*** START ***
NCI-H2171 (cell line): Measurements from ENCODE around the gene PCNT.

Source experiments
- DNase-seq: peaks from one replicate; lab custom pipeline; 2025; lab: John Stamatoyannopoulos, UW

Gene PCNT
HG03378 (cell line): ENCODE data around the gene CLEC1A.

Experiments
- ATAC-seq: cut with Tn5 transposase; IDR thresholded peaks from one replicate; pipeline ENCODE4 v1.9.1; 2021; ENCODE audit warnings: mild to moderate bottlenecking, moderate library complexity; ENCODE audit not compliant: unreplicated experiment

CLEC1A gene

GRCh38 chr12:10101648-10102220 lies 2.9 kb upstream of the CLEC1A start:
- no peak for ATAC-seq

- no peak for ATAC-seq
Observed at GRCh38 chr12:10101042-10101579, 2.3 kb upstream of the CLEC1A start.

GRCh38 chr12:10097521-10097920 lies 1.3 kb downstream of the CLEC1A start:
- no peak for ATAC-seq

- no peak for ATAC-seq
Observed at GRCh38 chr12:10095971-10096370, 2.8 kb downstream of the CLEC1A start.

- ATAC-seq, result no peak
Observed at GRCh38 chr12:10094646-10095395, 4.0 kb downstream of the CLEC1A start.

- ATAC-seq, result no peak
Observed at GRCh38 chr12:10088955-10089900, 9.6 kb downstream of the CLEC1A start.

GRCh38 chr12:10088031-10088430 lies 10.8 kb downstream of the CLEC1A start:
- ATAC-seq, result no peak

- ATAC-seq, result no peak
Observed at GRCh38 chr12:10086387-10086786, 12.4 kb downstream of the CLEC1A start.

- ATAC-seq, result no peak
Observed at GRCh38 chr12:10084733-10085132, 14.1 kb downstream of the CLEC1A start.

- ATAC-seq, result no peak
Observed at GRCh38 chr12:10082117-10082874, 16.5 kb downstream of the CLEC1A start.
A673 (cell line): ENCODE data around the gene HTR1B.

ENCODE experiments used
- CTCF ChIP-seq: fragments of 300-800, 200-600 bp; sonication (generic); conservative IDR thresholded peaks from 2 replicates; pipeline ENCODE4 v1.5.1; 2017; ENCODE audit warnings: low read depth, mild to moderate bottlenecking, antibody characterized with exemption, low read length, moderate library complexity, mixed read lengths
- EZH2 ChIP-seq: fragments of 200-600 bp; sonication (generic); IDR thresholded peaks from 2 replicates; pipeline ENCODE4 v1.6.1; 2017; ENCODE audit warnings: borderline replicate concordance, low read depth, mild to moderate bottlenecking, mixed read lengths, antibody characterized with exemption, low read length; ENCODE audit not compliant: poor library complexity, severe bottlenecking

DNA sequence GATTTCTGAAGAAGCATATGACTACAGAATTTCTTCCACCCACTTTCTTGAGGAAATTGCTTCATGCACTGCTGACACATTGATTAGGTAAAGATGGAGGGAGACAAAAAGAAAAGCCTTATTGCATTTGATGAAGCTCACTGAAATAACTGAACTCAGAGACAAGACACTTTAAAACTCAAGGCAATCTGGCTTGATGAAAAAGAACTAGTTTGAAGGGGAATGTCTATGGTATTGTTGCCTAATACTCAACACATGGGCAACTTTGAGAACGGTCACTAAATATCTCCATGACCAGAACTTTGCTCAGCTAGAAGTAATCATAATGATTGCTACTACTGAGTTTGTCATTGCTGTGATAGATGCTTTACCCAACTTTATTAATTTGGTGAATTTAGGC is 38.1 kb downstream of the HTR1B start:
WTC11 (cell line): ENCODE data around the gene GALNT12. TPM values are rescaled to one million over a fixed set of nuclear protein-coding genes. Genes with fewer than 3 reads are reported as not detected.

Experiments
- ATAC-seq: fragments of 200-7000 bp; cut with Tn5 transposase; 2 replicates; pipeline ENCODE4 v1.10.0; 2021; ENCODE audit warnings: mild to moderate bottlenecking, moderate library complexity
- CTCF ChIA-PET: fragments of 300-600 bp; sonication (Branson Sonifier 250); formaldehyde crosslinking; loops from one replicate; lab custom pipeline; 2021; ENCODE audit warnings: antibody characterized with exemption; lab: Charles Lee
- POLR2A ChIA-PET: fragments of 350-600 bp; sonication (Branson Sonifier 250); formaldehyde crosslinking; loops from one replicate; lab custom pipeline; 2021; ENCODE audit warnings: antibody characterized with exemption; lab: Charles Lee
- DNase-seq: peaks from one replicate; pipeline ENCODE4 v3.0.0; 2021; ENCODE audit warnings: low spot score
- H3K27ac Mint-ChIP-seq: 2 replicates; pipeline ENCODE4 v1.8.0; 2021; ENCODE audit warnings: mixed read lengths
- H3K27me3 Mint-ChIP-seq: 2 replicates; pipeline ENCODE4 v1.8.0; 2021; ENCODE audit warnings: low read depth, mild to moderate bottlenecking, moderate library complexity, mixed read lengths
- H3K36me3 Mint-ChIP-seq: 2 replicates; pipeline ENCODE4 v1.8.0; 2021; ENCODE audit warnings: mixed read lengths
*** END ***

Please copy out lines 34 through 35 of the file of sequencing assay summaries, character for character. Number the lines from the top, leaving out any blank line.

WTC11 (cell line): ENCODE data around the gene GALNT12. TPM values are rescaled to one million over a fixed set of nuclear protein-coding genes. Genes with fewer than 3 reads are reported as not detected.

Experiments